Kevin Harvick Falls Just Short of No. 10 at Phoenix

GLENDALE, Ariz. – Maybe you can put a career’s worth of drama into a single race.

Kevin Harvick came into Sunday’s (March 12) NASCAR Cup Series race at Phoenix Raceway as the best driver the track had ever seen, as one of the best drivers any single track has ever seen. There was nothing but open track between him as the laps ticked by — 20 to go, then 15, then 12. And he walked away empty-handed.

It wasn’t for lack of trying. Harvick drove an almost flawless race and all he needed was 10 more laps. He’d blown by Kyle Larson for the lead with 44 laps to go, opened it up to over four seconds and was still pulling away with 10 laps to go.

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Maybe NASCAR was a little too quick with the caution. Maybe Harvick should have gambled and stayed out on old tires or maybe just taken two as several cars did.

Maybe, maybe, maybe.

Harvick’s numbers at Phoenix speak for themselves and he didn’t need the win to extend a streak of top-10 finishes that goes back a full decade. Nor did he need it to boost his career-long streak of finishing races at this track.

But it was evident in the way he raced that Harvick wanted that 10th Phoenix win badly. 

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The No. 4 team’s strategy was rock-solid. Harvick started 15th but made his way forward early on. He cracked the top 10 early and finished eighth in stage one before backing it up by climbing to third by the end of the second stage.

Harvick made it a two-car race with Larson from the start of the final stage on. The final round of green-flag stops put him in perfect position to capitalize on leader Larson’s lone mistake in the closing laps. Larson slipped up the track in turns 3 and 4, and Harvick pounced, making passing look easy on a day where it wasn’t.

From there, Harvick raced with a vengeance, opening up the lead as the run went on. It was his to lose.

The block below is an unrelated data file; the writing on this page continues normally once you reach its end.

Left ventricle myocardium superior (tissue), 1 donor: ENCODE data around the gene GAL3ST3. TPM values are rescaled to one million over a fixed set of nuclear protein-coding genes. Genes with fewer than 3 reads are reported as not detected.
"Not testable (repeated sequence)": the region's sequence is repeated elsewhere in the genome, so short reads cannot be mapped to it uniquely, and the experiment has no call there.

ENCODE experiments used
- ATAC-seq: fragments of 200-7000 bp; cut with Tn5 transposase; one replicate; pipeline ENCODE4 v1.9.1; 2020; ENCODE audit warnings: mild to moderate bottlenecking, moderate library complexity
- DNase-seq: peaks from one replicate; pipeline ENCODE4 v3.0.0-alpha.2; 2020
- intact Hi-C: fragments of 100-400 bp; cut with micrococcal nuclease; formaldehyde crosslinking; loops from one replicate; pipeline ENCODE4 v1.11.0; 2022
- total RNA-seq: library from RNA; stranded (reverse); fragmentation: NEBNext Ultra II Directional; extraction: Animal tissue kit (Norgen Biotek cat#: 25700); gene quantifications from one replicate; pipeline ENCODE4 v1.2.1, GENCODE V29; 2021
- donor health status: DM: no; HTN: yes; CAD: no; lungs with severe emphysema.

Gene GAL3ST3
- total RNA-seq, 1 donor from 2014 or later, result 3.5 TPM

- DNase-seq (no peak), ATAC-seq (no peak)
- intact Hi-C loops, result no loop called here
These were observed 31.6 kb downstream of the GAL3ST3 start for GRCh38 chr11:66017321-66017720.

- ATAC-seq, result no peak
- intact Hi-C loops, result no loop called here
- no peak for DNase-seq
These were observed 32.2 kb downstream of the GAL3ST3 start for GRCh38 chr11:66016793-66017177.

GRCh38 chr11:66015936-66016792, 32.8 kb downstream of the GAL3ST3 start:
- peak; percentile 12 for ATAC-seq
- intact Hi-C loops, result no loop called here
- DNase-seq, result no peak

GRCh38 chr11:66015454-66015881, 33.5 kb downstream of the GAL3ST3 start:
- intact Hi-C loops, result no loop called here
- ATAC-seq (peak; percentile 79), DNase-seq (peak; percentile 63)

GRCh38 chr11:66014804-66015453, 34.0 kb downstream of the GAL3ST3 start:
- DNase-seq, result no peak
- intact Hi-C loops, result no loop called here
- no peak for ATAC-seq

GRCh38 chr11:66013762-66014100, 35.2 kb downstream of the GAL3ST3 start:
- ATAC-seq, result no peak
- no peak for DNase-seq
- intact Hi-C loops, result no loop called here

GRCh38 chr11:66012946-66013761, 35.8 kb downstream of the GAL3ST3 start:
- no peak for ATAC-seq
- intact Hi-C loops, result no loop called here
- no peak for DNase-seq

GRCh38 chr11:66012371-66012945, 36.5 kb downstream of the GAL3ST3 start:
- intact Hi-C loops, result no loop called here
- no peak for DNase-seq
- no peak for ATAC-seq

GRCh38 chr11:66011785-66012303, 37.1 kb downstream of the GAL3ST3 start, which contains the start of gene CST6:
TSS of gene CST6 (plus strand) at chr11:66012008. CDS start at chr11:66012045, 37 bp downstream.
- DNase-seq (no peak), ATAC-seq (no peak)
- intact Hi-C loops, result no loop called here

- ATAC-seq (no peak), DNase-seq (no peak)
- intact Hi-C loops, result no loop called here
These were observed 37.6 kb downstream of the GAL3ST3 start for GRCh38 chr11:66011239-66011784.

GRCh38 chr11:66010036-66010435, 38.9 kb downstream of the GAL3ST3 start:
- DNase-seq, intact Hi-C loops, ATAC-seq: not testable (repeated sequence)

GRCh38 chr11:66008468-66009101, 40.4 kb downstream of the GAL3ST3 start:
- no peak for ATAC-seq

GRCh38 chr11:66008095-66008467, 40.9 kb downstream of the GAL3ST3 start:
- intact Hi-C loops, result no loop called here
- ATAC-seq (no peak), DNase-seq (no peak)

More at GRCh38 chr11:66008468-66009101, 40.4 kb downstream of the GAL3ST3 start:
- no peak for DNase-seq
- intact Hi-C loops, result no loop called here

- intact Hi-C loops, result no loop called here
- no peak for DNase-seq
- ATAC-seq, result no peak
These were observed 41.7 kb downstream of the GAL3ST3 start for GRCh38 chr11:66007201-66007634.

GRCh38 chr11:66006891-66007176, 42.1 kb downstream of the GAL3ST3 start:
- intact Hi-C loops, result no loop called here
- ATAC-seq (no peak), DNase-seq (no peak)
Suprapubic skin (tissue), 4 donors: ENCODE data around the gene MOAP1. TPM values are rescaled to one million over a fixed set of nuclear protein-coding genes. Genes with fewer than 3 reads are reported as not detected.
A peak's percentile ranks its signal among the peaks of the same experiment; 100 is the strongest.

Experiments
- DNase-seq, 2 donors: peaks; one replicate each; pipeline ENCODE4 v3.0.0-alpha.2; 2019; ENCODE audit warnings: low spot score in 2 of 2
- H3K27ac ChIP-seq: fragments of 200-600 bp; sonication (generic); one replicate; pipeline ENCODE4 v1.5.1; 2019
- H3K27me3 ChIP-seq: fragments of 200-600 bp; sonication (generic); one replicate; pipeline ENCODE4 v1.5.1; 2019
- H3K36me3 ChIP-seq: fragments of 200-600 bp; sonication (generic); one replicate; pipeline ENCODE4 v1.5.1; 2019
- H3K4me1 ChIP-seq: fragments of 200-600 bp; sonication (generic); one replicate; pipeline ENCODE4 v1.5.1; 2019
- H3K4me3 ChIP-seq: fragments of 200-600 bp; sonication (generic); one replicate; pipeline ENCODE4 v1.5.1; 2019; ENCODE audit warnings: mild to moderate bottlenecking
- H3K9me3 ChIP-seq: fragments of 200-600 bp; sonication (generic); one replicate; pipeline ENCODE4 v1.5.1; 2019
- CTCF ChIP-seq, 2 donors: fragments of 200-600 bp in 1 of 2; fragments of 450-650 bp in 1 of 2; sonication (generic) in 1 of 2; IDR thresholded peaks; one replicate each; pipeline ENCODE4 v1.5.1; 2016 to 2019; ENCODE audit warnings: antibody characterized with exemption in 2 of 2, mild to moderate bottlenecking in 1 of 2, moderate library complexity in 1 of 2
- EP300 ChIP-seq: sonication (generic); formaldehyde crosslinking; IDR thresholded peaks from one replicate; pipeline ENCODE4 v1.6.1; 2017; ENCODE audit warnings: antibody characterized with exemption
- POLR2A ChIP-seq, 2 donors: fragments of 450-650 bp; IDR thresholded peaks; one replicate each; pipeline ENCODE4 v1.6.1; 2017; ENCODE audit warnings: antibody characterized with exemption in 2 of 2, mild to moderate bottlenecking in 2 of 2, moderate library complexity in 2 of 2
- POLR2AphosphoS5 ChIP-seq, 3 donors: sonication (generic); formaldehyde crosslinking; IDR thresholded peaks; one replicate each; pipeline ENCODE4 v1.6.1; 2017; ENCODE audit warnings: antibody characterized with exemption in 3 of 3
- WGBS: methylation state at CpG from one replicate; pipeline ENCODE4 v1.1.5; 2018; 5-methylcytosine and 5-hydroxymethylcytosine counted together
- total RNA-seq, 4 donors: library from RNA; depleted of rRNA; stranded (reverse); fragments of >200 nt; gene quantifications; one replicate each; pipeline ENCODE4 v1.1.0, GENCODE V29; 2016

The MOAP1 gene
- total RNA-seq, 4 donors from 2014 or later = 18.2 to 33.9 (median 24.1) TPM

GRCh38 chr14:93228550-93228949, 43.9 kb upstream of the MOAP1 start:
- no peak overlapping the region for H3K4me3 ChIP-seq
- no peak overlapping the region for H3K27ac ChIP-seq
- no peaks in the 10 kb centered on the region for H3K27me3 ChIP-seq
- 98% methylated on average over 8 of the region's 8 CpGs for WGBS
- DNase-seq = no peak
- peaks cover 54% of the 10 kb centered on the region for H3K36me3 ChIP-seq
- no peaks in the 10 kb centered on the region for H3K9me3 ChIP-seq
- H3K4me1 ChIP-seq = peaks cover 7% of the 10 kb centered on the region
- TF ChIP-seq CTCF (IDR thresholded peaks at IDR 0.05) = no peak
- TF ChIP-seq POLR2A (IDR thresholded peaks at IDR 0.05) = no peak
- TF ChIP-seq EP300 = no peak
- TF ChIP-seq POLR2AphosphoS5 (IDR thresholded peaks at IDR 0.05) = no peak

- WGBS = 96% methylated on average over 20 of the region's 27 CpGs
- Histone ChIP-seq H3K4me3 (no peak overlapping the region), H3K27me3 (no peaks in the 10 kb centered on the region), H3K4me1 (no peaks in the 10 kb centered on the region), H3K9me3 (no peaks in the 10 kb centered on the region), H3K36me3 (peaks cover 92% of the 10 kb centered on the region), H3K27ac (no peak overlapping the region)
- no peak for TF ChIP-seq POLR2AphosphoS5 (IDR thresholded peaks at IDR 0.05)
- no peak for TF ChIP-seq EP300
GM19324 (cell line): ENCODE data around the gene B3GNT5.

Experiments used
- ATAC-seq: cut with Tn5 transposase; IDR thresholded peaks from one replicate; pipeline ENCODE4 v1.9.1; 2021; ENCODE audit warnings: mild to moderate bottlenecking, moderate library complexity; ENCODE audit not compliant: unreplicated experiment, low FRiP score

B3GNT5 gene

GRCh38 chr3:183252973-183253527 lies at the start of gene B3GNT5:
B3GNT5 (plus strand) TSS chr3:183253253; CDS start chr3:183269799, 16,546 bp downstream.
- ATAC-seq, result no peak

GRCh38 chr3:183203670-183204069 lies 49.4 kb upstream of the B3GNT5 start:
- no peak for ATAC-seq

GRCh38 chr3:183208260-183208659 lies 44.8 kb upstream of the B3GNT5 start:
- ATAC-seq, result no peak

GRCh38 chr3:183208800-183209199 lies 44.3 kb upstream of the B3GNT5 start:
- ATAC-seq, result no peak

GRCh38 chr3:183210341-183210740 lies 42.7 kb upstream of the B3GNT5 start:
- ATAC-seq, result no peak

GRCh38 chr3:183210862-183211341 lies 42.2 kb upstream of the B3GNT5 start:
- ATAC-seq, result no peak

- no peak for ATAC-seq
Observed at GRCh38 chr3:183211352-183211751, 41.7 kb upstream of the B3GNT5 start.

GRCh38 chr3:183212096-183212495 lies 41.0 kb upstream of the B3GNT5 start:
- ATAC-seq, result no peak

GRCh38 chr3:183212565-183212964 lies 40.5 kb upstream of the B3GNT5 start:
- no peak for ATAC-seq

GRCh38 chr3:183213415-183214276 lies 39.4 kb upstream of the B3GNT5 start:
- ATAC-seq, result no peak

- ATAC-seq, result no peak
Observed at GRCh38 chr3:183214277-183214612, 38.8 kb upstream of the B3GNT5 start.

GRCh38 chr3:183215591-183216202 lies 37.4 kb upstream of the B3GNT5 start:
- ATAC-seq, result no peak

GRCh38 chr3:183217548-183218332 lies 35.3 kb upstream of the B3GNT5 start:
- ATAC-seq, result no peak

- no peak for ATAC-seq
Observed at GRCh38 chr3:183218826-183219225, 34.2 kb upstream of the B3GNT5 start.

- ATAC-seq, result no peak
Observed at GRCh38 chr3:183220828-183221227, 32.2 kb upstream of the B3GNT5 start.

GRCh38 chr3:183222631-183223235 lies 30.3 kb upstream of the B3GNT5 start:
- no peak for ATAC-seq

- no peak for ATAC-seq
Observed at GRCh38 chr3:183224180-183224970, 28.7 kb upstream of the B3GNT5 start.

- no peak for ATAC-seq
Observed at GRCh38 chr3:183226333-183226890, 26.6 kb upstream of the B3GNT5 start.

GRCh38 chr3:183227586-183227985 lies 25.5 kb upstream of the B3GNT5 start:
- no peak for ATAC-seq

And then Harrison Burton spun. It looked harmless — Burton didn’t hit anything and drove away immediately. But the damage was done.

Harvick led the field into the pits, but he took four tires while five or six others took two, and when the restart came with just five laps to go, there was no room to make a move and no time for a second chance. The caution flew again for a spin by AJ Allmendinger and while Harvick was able to take a couple more spots in the two-lap overtime, he needed a longer run to make up ground.

“That one is not fun to swallow,” Harvick said. “We had a great car and didn’t need that caution at the end. We had a strong car and a chance to win. Just hate missing an opportunity when you have a car that strong.”

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Harvick has one more shot at that 10th Phoenix win before he hangs up his helmet. The title race at Phoenix tends to be all about the four contenders, and Harvick could be one of those, and he’s not the type to go easy on them if he isn’t. He showed Sunday he’s still as good as anyone at Phoenix. 

About the author

Amy is an 20-year veteran NASCAR writer and a six-time National Motorsports Press Association (NMPA) writing award winner, including first place awards for both columns and race coverage. As well as serving as Photo Editor, Amy writes The Big 6 (Mondays) after every NASCAR Cup Series race. She can also be found working on her bi-weekly columns Holding A Pretty Wheel (Tuesdays) and Only Yesterday (Wednesdays). A New Hampshire native whose heart is in North Carolina, Amy’s work credits have extended everywhere from driver Kenny Wallace’s website to Athlon Sports. She can also be heard weekly as a panelist on the Hard Left Turn podcast that can be found on's Around the Track page.

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Guess you are blind and drink the NASCAR kool aid. Harvick got screwed by NASCAR and their phantom cautions again. That was a total BS call and cost Harvick the race pure and simple. NASCAR has become a joke. First the chase and now a little payback to Stewart Haas for Tony’s actions outside NASCAR. Happens all too often.

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